Kathy Ireland’s patient was a working mom ready to make some changes in her life. In the last year she had gained weight and was diagnosed as prediabetic. But the demands of work, family and everyday living made it hard for her to focus on her own health. So Ireland, above, a registered dietitian/nutritionist at Codman Square Health Center in Boston’s Dorchester neighborhood, wrote her patient a Dot Rx prescription.
There was no medication involved – instead, her patient now had access to a peer coach and an array of no- or low-cost neighborhood resources and activities she and her family could use to access healthy food, become more physically active and spend time enjoying the outdoors.
The Dot Rx program is a unique community collaborative we developed in partnership with six local nonprofits: Codman Square Health Center, the Daily Table (a nonprofit grocery store), the Dorchester YMCA, Healthworks Community Fitness, the Appalachian Mountain Club’s Outdoors Rx program, and Union Capital Boston, which recruits and trains the peer coaches. Codman Square patients who are Dorchester residents and have at least one child under 18 living with them are eligible for Dot Rx referrals.
Charndra McKay was one of the first peer coaches to work with individuals and families that received Dot Rx prescriptions. “I’m there to get them on board, set realistic health goals, recommend Dot Rx activities that will help them the most, and act as a cheerleader,” she said. “What’s special is that I can give them individual attention and follow up in ways their doctors or nutritionists don’t have the time to.”
She and her fellow coaches are also able to draw upon their own life experiences to help participants. “We live in the community and we’re working on our own health and wellness goals, so we can relate to their challenges,” said McKay, below. She even recruited her own daughter to help out with a family that wanted to be more active but could not find time to get to the YMCA. “My daughter loves the children’s dance and exercise videos on YouTube, so we shared some with the family and now they’re really into it! I’ve been surprised by how willing people are to let me into their lives, even though I’m not a doctor or a nurse.”
Taneisha Davis, featured in the video above, is one of the more than 300 Codman patients who were referred to a peer coach during the program’s first year. “My relationship with my coach is very good,” she said. “Having someone call you and say, ‘Okay, let’s meet up and go for a walk’ – that is really helpful. It encouraged me to get up and move. It encouraged me and my family to eat healthier and … just to be better!”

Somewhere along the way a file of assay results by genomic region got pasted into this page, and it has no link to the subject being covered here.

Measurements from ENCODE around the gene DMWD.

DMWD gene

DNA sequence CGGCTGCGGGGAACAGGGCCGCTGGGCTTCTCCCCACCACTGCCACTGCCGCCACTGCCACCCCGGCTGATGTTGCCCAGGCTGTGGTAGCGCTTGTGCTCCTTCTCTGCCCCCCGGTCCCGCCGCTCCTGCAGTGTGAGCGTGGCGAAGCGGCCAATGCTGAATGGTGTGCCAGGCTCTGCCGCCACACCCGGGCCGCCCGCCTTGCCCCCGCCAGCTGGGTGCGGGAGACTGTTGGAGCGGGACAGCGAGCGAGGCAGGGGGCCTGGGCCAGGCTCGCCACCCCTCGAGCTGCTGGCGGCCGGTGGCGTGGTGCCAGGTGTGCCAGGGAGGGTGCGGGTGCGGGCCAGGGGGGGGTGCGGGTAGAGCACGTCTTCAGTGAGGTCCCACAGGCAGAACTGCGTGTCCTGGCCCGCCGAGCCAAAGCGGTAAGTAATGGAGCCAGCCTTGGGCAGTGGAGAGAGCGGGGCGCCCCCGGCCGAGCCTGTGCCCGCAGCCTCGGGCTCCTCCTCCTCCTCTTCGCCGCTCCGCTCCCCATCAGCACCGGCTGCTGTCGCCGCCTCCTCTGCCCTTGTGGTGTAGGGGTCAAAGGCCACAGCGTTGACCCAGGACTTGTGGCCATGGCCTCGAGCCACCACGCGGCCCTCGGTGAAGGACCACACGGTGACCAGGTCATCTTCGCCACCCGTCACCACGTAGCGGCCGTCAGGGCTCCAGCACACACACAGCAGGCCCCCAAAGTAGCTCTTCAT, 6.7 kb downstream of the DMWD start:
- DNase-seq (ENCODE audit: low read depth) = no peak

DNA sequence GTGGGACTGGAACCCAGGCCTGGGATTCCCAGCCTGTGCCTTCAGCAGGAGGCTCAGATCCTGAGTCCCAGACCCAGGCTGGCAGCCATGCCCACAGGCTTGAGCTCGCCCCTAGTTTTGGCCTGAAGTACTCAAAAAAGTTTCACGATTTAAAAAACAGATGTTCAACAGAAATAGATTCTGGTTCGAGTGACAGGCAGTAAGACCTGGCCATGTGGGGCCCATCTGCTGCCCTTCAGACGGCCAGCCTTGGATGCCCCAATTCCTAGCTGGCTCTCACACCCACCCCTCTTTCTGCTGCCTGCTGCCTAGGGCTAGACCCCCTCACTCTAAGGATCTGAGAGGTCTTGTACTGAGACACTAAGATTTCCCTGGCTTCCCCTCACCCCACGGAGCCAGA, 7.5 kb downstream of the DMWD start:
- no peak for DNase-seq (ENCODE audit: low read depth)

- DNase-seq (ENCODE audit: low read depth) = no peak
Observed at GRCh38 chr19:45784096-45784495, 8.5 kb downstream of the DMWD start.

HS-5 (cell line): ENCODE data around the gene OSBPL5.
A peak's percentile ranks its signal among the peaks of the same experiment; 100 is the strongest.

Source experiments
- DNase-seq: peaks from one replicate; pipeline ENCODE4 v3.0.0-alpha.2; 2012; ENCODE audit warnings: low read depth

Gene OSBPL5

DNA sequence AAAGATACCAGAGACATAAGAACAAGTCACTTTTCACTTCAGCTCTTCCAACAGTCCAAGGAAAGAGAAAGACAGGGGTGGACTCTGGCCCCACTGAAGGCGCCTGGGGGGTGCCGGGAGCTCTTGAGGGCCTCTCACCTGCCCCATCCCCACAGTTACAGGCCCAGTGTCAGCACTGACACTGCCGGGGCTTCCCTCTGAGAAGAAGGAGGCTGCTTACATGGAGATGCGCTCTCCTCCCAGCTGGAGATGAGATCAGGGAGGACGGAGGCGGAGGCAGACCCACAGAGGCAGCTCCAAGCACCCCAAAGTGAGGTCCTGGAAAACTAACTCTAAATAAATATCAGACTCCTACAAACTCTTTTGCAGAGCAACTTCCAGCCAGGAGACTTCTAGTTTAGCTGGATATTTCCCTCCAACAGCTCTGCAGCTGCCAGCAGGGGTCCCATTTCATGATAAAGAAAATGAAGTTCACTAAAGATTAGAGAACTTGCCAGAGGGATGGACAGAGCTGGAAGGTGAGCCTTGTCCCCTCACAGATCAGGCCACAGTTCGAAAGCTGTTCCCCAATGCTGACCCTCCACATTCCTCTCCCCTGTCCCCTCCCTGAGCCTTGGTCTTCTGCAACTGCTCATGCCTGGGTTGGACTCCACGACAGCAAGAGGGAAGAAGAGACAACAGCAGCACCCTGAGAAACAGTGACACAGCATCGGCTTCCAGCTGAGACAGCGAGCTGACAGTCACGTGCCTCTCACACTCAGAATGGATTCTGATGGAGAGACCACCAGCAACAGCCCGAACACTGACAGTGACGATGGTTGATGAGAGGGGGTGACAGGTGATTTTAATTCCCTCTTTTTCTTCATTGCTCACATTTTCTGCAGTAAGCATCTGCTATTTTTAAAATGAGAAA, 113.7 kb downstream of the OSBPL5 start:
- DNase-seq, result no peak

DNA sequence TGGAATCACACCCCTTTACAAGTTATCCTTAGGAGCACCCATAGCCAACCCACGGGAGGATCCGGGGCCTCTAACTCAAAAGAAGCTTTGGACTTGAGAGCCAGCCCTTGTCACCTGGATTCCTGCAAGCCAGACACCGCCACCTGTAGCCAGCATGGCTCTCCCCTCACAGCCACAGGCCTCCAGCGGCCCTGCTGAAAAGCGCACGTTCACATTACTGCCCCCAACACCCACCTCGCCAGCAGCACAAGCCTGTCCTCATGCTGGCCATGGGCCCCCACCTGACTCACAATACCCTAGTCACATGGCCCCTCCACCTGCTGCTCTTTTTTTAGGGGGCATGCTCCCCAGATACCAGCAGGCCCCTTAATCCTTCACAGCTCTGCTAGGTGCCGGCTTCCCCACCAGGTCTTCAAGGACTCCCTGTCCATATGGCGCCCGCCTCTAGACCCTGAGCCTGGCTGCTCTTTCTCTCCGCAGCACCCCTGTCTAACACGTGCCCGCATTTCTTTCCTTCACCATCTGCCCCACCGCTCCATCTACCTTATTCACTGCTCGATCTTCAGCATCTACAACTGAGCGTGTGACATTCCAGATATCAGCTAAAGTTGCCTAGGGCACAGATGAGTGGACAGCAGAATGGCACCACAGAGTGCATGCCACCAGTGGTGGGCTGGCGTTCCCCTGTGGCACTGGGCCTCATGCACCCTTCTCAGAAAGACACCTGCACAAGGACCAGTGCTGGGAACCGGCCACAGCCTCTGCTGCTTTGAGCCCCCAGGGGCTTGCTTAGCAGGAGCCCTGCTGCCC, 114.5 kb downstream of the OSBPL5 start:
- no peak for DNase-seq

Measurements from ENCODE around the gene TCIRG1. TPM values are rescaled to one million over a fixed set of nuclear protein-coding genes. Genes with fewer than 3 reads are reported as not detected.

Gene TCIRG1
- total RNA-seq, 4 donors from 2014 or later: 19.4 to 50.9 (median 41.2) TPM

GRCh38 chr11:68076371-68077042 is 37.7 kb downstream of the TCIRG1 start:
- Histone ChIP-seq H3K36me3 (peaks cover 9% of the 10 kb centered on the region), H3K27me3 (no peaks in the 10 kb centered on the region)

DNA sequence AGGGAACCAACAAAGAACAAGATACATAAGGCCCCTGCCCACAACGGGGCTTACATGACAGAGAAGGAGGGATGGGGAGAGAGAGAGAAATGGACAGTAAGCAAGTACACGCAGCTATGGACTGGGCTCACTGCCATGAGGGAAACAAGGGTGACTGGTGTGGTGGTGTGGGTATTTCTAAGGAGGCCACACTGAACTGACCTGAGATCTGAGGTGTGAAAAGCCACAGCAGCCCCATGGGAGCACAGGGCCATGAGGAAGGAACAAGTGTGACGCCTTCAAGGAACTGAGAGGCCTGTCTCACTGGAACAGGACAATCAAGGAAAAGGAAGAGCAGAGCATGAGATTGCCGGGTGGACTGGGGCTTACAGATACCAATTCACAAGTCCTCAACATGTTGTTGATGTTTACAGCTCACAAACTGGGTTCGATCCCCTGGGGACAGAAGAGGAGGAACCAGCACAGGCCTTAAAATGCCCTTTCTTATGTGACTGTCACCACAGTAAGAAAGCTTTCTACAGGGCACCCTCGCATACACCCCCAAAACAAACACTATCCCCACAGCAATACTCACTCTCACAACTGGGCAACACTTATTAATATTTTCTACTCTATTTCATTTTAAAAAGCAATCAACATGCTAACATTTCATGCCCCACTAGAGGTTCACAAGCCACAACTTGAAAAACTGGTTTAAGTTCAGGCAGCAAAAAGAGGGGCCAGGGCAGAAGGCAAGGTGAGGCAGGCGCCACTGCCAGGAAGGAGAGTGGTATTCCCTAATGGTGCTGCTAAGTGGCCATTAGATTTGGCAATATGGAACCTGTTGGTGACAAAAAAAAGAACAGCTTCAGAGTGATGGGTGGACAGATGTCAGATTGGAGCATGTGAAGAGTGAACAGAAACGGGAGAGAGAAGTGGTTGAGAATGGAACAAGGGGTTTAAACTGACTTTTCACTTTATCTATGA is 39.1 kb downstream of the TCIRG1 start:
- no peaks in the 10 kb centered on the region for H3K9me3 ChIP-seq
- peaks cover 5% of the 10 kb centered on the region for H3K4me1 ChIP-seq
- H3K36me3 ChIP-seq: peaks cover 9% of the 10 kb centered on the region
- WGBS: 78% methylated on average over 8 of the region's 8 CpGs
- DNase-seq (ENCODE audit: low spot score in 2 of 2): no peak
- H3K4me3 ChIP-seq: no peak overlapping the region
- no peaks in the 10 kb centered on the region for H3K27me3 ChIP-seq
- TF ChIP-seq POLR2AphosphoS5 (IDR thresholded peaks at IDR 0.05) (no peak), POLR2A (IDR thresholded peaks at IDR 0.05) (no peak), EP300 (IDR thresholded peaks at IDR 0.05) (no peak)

Blue Cross is providing $781K annually in financial grants and pro bono support for developing, running and evaluating the program. Nicole Pizzi, who is a wellness specialist at Blue Cross, spent five months working with Dot Rx after she was selected for the company’s 2018 William C. Van Faasen Community Service Sabbatical Program. Her responsibilities included program management, training the peer coaches and matching individuals and families with coaches and activities.
“Dot Rx offers wonderful resources but people are so busy, they can have a hard time deciding which would be most helpful to them and their family,” said Pizzi, left. “That’s where the peer coaches can be invaluable. They offer a unique kind of support and accountability: It’s someone in their community who understands how complicated their life can be and the challenges they face. Dot Rx gives participants permission to do something for themselves and their family members, to make their health a priority.”
Codman Square Health Center’s Kathy Ireland was involved in Dot Rx from the beginning: introducing it to her fellow clinicians and making it part of their referral process and patients’ electronic medical records. “It’s a great program and the providers love it,” she said. “Our patients want to be healthy and our providers enjoy being able to make a referral that can connect them to healthy resources right in the neighborhood.”
“Dot Rx is one of the strongest collaborations I’ve ever been a part of,” Ireland added. “All of the partners are very transparent about what’s working and what isn’t so that we can continue to fine-tune it. The goal is to create a model and guidelines that can be used by funders and nonprofits in other communities around the state and across the country.”